UFS: Steyn statue must be relocated in the name of a ‘caring project’

AfriForum

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UFS: Steyn statue must be relocated in the name of a 'caring project'
UFS: Steyn statue must be relocated in the name of a 'caring project'

On 23 November 2018, the University of the Free State (UFS) decided to relocate the statue of Pres. M.T. Steyn, which is currently located on the Kovsie campus, to the War Museum in Bloemfontein, next to the Women’s Monument. This is also where Steyn was laid to rest.

AfriForum Youth is of the opinion that the statue will receive the necessary acknowledgement and respect that it deserves at its new location and is grateful for the preservation thereof, as well as that the wishes of the Steyn family were taken into consideration during the relocation process.

The relocation of Steyn’s statue however arouses the question among AfriForum Youth regarding whether Afrikaner students are still welcome on the UFS campus. AfriForum Youth is of the opinion that such a decision can worsen cultural polarisation on the campus.

The UFS is using the excuse that their decision to relocate the statue is motivated by an initiative by campus management to “create a caring culture on campus where students need to care for each other’s history and heritage”.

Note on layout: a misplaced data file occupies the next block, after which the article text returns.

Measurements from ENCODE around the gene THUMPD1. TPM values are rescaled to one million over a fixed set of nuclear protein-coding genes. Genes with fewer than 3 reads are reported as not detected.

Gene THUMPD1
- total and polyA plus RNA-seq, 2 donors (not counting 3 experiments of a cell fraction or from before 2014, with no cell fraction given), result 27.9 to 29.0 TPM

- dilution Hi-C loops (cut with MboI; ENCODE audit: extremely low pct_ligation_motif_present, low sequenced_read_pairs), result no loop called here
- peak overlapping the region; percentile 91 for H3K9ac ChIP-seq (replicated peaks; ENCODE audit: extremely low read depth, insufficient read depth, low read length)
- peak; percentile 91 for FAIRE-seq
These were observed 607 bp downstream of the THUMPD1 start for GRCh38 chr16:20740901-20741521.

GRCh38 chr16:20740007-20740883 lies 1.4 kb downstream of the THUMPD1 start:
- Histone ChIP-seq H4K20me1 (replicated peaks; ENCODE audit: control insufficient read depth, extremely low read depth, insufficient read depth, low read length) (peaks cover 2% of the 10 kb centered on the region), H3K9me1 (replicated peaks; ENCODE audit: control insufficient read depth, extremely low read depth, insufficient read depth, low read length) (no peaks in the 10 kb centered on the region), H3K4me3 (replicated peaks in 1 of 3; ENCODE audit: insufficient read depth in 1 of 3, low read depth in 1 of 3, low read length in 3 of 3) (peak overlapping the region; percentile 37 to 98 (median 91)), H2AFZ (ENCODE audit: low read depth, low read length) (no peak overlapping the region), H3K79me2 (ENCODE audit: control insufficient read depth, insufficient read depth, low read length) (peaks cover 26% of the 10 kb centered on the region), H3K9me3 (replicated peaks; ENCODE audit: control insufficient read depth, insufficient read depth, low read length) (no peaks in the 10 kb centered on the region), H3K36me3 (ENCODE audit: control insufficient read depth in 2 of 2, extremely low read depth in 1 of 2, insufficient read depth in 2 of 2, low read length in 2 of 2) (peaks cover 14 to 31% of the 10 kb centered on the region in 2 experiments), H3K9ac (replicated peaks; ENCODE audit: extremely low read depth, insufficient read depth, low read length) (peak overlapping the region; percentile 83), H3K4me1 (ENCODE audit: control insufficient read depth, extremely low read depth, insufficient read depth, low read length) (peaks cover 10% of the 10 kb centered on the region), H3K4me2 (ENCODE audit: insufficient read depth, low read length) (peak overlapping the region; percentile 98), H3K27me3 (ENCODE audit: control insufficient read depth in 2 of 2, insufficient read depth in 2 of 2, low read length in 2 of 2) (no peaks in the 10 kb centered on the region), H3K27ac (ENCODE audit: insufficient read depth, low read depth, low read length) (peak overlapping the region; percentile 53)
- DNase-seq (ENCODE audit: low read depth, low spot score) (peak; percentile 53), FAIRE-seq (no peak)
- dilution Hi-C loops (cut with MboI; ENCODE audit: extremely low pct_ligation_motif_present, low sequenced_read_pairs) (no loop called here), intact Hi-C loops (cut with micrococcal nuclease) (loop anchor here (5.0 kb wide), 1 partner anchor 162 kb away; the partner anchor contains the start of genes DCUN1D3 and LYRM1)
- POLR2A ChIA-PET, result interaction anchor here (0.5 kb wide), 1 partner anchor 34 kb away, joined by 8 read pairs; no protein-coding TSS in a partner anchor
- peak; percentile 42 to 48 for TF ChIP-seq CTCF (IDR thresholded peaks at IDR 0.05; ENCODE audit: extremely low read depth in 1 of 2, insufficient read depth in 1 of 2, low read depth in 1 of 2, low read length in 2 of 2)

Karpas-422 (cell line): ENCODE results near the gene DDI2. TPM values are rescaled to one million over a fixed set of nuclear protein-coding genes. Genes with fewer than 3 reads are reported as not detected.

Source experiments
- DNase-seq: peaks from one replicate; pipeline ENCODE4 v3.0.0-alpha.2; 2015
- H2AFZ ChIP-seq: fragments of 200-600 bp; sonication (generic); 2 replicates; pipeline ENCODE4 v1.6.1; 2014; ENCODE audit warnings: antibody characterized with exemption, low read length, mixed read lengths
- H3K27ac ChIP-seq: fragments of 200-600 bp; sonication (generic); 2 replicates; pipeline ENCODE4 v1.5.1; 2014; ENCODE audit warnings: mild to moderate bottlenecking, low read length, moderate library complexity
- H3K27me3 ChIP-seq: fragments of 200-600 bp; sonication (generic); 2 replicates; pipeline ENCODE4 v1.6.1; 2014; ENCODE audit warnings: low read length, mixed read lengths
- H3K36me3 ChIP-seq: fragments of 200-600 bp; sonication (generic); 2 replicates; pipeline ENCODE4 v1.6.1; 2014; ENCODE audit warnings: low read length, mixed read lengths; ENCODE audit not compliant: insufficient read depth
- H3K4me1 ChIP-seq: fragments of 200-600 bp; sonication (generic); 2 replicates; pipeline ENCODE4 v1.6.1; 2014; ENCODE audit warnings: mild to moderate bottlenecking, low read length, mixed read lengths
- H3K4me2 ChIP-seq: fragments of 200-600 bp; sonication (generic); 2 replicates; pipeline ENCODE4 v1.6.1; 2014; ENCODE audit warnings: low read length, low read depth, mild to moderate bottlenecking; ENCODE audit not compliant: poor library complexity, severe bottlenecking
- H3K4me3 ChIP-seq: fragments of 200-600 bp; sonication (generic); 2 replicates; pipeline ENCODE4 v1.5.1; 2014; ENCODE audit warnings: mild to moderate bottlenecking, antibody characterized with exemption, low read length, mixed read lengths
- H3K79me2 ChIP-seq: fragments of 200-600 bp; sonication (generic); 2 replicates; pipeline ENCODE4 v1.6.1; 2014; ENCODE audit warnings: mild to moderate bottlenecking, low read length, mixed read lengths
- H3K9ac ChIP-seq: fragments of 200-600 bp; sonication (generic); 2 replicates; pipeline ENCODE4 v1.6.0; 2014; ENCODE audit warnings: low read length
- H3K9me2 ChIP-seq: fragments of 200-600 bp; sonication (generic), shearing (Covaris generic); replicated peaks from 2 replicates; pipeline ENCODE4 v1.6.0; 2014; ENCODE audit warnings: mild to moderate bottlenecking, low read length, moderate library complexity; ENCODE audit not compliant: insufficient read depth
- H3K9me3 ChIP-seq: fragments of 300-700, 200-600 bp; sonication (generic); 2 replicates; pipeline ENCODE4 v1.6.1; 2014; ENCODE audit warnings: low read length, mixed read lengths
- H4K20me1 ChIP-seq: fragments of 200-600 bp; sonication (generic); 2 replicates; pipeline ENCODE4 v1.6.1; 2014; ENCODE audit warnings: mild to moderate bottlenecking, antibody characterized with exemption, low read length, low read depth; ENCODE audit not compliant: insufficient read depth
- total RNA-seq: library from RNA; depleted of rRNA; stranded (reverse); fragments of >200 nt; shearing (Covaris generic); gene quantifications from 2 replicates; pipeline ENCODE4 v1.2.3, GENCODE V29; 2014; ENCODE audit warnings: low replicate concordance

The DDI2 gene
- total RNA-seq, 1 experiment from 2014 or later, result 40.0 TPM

“The reality is however that the UFS is creating a precedent with this move and is most definitely not promoting mutual recognition and respect for different cultures, but is rather removing a specifically targeted heritage,” says Ohann Fourie, AfriForum Youth National Coordinator for Campus Structures.

“To launch a project of caring for each other’s history and heritage by removing a group of your students’ heritage from the campus clearly contradicts the intention of such a project and arouses the question if the UFS then only cares about the heritage and history of certain students and not that of all the students,” says Fourie.

The UFS management is attempting to make it clear that they want to highlight the university’s citizenship that accompanies such a caring culture, but at the same time they are showing no insight for the alienation and exclusion that can be caused to a certain group of students when the heritage of these students is removed from campus.

“AfriForum Youth is extremely concerned that this project cares more about certain groups of students than others and can therefore cause division among students and will not teach the youth to still have respect for each other despite their differences,” concludes Fourie.

Read the original article in Afrikaans on AfriForum

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